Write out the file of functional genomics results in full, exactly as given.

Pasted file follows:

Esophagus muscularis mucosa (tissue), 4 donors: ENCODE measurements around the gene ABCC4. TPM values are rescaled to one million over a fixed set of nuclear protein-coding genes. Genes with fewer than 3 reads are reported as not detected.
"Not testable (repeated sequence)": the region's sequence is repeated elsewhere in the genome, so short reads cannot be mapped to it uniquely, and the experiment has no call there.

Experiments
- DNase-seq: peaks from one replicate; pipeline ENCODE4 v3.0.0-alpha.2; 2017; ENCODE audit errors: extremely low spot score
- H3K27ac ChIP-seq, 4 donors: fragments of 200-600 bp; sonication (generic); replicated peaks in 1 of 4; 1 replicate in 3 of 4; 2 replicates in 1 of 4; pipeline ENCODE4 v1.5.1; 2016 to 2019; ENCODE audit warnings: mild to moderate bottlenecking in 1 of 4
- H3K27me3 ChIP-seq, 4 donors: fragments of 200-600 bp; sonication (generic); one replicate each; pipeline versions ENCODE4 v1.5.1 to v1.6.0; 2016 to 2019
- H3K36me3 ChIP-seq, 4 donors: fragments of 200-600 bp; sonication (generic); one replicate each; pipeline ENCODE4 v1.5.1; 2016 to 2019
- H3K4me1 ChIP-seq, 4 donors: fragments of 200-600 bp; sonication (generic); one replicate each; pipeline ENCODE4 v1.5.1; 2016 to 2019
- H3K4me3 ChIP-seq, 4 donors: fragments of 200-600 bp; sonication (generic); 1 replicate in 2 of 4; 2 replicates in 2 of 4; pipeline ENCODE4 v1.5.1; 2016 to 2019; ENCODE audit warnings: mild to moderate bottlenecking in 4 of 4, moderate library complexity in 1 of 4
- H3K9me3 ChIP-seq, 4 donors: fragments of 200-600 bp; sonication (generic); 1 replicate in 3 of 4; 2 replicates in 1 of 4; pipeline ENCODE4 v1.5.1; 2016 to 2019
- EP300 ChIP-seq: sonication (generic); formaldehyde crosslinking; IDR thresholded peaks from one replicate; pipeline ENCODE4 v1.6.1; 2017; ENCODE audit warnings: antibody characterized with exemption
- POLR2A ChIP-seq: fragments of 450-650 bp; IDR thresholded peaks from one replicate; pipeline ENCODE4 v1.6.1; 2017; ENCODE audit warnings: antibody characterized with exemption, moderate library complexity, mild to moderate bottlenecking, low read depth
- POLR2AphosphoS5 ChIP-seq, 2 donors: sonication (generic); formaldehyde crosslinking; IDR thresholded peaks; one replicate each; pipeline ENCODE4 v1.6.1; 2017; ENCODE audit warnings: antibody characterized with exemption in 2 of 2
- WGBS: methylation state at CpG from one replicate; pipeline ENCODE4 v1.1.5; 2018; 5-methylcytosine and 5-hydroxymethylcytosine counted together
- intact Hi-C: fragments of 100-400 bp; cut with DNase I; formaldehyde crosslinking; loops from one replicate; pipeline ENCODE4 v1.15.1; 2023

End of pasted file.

Esophagus muscularis mucosa (tissue), 4 donors: ENCODE measurements around the gene ABCC4. TPM values are rescaled to one million over a fixed set of nuclear protein-coding genes. Genes with fewer than 3 reads are reported as not detected.
"Not testable (repeated sequence)": the region's sequence is repeated elsewhere in the genome, so short reads cannot be mapped to it uniquely, and the experiment has no call there.

Experiments
- DNase-seq: peaks from one replicate; pipeline ENCODE4 v3.0.0-alpha.2; 2017; ENCODE audit errors: extremely low spot score
- H3K27ac ChIP-seq, 4 donors: fragments of 200-600 bp; sonication (generic); replicated peaks in 1 of 4; 1 replicate in 3 of 4; 2 replicates in 1 of 4; pipeline ENCODE4 v1.5.1; 2016 to 2019; ENCODE audit warnings: mild to moderate bottlenecking in 1 of 4
- H3K27me3 ChIP-seq, 4 donors: fragments of 200-600 bp; sonication (generic); one replicate each; pipeline versions ENCODE4 v1.5.1 to v1.6.0; 2016 to 2019
- H3K36me3 ChIP-seq, 4 donors: fragments of 200-600 bp; sonication (generic); one replicate each; pipeline ENCODE4 v1.5.1; 2016 to 2019
- H3K4me1 ChIP-seq, 4 donors: fragments of 200-600 bp; sonication (generic); one replicate each; pipeline ENCODE4 v1.5.1; 2016 to 2019
- H3K4me3 ChIP-seq, 4 donors: fragments of 200-600 bp; sonication (generic); 1 replicate in 2 of 4; 2 replicates in 2 of 4; pipeline ENCODE4 v1.5.1; 2016 to 2019; ENCODE audit warnings: mild to moderate bottlenecking in 4 of 4, moderate library complexity in 1 of 4
- H3K9me3 ChIP-seq, 4 donors: fragments of 200-600 bp; sonication (generic); 1 replicate in 3 of 4; 2 replicates in 1 of 4; pipeline ENCODE4 v1.5.1; 2016 to 2019
- EP300 ChIP-seq: sonication (generic); formaldehyde crosslinking; IDR thresholded peaks from one replicate; pipeline ENCODE4 v1.6.1; 2017; ENCODE audit warnings: antibody characterized with exemption
- POLR2A ChIP-seq: fragments of 450-650 bp; IDR thresholded peaks from one replicate; pipeline ENCODE4 v1.6.1; 2017; ENCODE audit warnings: antibody characterized with exemption, moderate library complexity, mild to moderate bottlenecking, low read depth
- POLR2AphosphoS5 ChIP-seq, 2 donors: sonication (generic); formaldehyde crosslinking; IDR thresholded peaks; one replicate each; pipeline ENCODE4 v1.6.1; 2017; ENCODE audit warnings: antibody characterized with exemption in 2 of 2
- WGBS: methylation state at CpG from one replicate; pipeline ENCODE4 v1.1.5; 2018; 5-methylcytosine and 5-hydroxymethylcytosine counted together
- intact Hi-C: fragments of 100-400 bp; cut with DNase I; formaldehyde crosslinking; loops from one replicate; pipeline ENCODE4 v1.15.1; 2023